I also bought PF FCABs and so far they have been a disappointment. The passenger side has been riding up the control arm. I have to reseat it and see if it works.


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Old 05-03-2013, 04:34 AM   #11
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i think because you don't have a high HP car and also your weather is the type that your cars will see snow. i would go with rubber bushings, but upgrade to the M3 ones and maybe limiters.

i have the poly ones and have no issues or squeaks. love them. but in climates that see varying weather with salt and water i might be worried about it's effect on the bushing and grease. then you might introduce possibility for squeaks. which means you have to lube them again compared to maintenance-free oem style rubber bushings.
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Old 05-03-2013, 08:09 AM   #12
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Add one more vote for Poly RTABs. I had M3+limiters, which lasted ~ 40k, and were quite beat by then.
UUC has what might be the softest Poly RTABs, which is what I recommend. They also have very nice grease grooves, which should help keep them lubricated & silent.

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Old 05-03-2013, 09:53 AM   #13
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Never said it made the car faster. But I do think you're over-thinking it. Plenty of respected people who've made track cars out of their M3s use poly, so they must see some advantage or they would not do it. Neither is wrong, but I do not think stock or limited stock RTABs are worth the effort at all. Two people I know who did stock RTABs with limiters agree with me.

Properly greasing them is key, you can't use the supplied grease. You have to use copper anti-sieze.

Having said that, I've never heard a single noise from either car with the PF RTABs. If you want softer, buy the AKG Poly RTABs which have roughly the same deflection characteristics as the OEM RTABs (based on eyeballing them both).

Furthermore, the CSL is still a compromise. It's not a race car no matter how great it may be.
Again, why did you do it? If the rubber bushings could be installed just as easy, would you?

What method did you use to remove your stock RTABs?

I'm sure you didn't do it because you think it would make your car faster--I have more faith in you than that. But you've got to admit there's probably plenty of people out there blindly thinking that "stiffer is better" on everything suspension related. Or just because they want to be "modded."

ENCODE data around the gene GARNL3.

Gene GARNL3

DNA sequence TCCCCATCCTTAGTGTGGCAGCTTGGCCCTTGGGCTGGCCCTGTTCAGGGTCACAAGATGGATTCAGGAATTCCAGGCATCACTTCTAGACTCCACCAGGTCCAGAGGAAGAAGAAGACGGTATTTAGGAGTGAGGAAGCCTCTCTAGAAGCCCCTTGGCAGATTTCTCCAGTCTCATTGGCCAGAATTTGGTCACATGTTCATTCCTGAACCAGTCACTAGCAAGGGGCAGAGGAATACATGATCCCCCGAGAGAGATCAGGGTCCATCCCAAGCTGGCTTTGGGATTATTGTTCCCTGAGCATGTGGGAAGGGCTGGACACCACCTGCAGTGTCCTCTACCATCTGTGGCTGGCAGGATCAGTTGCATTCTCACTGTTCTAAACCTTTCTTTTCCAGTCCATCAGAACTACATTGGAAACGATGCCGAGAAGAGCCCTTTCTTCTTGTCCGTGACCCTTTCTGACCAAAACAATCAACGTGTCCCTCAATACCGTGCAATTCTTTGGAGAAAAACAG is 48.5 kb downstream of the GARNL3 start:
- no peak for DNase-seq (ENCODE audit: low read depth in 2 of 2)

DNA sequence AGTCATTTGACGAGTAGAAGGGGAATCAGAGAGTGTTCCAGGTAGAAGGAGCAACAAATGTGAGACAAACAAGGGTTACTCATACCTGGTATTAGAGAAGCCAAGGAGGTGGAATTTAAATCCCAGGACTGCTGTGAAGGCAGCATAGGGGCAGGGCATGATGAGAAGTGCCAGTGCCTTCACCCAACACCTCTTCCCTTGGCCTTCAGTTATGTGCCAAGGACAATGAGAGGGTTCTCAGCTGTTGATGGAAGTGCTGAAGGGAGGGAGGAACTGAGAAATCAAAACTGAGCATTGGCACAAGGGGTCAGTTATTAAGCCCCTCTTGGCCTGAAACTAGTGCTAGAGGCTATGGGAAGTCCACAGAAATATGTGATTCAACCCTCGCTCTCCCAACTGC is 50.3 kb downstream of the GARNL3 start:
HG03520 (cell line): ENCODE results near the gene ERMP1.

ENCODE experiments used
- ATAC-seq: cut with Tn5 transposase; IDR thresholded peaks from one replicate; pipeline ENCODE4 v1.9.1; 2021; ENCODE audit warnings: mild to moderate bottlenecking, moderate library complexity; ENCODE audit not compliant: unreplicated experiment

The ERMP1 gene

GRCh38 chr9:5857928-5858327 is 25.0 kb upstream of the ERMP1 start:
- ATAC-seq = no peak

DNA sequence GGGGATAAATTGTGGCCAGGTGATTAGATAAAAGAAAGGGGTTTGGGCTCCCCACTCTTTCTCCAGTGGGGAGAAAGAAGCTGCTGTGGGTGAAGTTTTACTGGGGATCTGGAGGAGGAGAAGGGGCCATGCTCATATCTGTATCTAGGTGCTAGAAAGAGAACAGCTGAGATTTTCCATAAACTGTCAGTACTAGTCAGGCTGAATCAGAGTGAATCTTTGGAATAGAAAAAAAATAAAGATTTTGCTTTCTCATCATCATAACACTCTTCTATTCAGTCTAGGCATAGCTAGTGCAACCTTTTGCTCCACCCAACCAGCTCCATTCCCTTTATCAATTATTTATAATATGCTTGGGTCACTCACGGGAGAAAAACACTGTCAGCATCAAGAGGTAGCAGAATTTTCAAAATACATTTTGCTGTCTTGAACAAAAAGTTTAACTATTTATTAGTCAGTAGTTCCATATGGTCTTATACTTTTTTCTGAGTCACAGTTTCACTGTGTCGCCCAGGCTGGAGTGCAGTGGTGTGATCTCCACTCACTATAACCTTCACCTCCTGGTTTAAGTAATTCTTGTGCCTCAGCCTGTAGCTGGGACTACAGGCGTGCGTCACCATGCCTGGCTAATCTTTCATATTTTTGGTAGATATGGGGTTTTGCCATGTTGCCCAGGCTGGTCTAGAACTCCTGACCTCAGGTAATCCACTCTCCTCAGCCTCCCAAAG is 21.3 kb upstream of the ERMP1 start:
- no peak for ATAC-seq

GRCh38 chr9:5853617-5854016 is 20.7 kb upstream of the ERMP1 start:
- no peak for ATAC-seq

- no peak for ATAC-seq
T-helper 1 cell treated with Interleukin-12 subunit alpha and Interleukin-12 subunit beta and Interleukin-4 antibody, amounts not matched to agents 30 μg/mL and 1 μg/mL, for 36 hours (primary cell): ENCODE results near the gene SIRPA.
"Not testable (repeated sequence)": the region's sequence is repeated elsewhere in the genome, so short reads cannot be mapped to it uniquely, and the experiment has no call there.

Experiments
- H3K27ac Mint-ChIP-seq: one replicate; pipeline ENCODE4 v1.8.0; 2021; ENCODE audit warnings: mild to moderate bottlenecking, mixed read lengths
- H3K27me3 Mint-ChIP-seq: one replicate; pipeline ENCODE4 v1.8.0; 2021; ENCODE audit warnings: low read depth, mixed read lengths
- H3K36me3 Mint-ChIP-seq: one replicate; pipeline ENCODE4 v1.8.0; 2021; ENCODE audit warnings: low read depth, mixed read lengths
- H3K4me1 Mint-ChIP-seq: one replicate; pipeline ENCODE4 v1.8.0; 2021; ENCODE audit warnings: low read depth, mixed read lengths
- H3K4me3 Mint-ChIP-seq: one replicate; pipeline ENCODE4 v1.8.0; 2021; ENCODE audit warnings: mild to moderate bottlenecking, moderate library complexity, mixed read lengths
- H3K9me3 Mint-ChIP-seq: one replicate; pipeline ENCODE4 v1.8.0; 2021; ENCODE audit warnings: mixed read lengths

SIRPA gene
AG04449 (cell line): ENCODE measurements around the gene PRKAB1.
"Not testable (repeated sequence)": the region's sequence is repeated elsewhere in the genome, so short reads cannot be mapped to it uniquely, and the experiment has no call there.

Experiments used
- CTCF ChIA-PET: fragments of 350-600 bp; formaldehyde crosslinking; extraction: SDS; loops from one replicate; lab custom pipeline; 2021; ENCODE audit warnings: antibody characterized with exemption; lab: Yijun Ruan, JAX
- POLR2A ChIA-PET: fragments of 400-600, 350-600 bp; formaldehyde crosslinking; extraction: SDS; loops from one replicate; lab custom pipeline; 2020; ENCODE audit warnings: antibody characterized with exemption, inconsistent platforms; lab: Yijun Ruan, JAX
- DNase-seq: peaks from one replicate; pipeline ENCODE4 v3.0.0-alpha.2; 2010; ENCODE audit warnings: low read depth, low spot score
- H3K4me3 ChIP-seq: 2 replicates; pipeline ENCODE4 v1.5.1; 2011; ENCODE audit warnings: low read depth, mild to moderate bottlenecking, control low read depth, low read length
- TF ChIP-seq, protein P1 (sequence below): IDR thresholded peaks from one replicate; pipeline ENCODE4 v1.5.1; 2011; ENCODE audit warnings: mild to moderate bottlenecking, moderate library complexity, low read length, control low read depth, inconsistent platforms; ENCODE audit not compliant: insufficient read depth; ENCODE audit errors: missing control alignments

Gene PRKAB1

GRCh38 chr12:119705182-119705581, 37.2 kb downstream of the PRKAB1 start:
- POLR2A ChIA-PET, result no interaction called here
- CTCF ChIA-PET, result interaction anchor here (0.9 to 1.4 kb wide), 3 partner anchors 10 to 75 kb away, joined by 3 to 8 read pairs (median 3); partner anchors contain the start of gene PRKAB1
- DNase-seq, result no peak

I'm also well aware of the grease thing. Lots of "track guys" have also are of the consensus that rubber/limiters is superior to poly. I'm sure you're aware of that too.

Again, I know it's preference but if anything, I'd rather use poly in the FCABs or subframe bushings if at all where tiny bushings don't have to take rapid or drastic load changes in multiple directions. But never at the RTAB location. my personal take on it.

I think it just gives the car consistency in the way it's tuned from bumper to bumper. What would stop you from going poly engine/trans/fcabs/steering guibo/drive shaft coupler/diff mounts/brass caliper bushings, poly everything? just a thought.

These bolded parts really hits home from Vorshlag: Yeah I know

Many racers just blindly install polyurethane into this and all bushing locations as a "fix" for a worn OEM rubber RTAB bushing. Polyurethane is a bad choice for a bushing material if it has to deflect - such as in a multi-axis suspension bushing location like the RTAB. Rubber bushings + limiters or a complete replacement with a custom steel spherical bearing are the only two textbook choices for this location. We cannot count the number of times we have seen RTAB or front LCA failures on BMWs that were using poly in these areas - an expensive repair and dangerous racing situation. At the very least poly will add bind during significant suspension movement, and this can make the handling feel odd (unexplained oversteer) as well as add significant stress to the suspension-to-chassis mounts (which is how they can fail over time).